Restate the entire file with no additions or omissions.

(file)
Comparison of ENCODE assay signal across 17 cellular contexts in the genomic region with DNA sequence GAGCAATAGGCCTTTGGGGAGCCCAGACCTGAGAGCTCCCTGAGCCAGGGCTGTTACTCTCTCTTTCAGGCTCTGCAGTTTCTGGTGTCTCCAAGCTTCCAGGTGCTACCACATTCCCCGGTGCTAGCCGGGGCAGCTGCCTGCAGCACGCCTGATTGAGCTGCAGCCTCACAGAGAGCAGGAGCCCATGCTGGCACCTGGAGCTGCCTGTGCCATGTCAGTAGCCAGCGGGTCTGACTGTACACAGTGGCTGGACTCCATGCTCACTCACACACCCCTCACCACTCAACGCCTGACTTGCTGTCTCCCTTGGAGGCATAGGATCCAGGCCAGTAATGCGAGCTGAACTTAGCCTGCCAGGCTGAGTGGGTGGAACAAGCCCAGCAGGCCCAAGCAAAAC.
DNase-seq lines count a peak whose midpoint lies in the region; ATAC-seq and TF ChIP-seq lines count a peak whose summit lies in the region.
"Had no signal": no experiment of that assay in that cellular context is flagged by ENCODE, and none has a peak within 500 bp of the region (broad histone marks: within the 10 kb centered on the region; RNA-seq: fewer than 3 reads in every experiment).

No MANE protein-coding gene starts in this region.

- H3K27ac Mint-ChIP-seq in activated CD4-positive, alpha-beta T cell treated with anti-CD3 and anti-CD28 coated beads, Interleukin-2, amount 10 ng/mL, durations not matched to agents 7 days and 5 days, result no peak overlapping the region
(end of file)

Comparison of ENCODE assay signal across 17 cellular contexts in the genomic region with DNA sequence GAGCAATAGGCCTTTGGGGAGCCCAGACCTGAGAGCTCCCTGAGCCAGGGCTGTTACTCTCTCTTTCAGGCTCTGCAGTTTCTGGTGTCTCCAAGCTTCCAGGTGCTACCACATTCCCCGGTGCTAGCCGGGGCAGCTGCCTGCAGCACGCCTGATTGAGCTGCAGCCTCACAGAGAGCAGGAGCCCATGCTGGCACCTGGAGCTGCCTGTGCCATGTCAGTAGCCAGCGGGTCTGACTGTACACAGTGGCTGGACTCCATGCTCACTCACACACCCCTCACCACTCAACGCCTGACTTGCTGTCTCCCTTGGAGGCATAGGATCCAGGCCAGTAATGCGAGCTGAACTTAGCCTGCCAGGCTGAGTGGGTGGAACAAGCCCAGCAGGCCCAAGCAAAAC.
DNase-seq lines count a peak whose midpoint lies in the region; ATAC-seq and TF ChIP-seq lines count a peak whose summit lies in the region.
"Had no signal": no experiment of that assay in that cellular context is flagged by ENCODE, and none has a peak within 500 bp of the region (broad histone marks: within the 10 kb centered on the region; RNA-seq: fewer than 3 reads in every experiment).

No MANE protein-coding gene starts in this region.

- H3K27ac Mint-ChIP-seq in activated CD4-positive, alpha-beta T cell treated with anti-CD3 and anti-CD28 coated beads, Interleukin-2, amount 10 ng/mL, durations not matched to agents 7 days and 5 days, result no peak overlapping the region